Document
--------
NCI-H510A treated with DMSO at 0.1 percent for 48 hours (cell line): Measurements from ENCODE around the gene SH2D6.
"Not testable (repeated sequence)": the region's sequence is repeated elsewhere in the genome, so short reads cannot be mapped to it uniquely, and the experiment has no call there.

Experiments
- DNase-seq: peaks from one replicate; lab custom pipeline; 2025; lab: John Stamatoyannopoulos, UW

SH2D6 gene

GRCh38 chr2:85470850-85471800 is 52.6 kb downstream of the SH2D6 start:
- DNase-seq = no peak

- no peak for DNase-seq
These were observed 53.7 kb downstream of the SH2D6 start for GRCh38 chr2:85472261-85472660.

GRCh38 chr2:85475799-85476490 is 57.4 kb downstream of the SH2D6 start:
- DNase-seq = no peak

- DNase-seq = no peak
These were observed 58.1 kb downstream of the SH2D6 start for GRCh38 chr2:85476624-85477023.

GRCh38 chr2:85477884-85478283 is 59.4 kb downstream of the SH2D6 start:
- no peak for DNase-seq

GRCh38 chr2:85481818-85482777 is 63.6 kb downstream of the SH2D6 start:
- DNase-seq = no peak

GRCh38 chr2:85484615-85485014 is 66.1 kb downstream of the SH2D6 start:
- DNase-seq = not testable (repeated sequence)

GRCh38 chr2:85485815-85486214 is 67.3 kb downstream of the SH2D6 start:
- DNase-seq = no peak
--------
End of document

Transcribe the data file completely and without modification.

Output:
NCI-H510A treated with DMSO at 0.1 percent for 48 hours (cell line): Measurements from ENCODE around the gene SH2D6.
"Not testable (repeated sequence)": the region's sequence is repeated elsewhere in the genome, so short reads cannot be mapped to it uniquely, and the experiment has no call there.

Experiments
- DNase-seq: peaks from one replicate; lab custom pipeline; 2025; lab: John Stamatoyannopoulos, UW

SH2D6 gene

GRCh38 chr2:85470850-85471800 is 52.6 kb downstream of the SH2D6 start:
- DNase-seq = no peak

- no peak for DNase-seq
These were observed 53.7 kb downstream of the SH2D6 start for GRCh38 chr2:85472261-85472660.

GRCh38 chr2:85475799-85476490 is 57.4 kb downstream of the SH2D6 start:
- DNase-seq = no peak

- DNase-seq = no peak
These were observed 58.1 kb downstream of the SH2D6 start for GRCh38 chr2:85476624-85477023.

GRCh38 chr2:85477884-85478283 is 59.4 kb downstream of the SH2D6 start:
- no peak for DNase-seq

GRCh38 chr2:85481818-85482777 is 63.6 kb downstream of the SH2D6 start:
- DNase-seq = no peak

GRCh38 chr2:85484615-85485014 is 66.1 kb downstream of the SH2D6 start:
- DNase-seq = not testable (repeated sequence)

GRCh38 chr2:85485815-85486214 is 67.3 kb downstream of the SH2D6 start:
- DNase-seq = no peak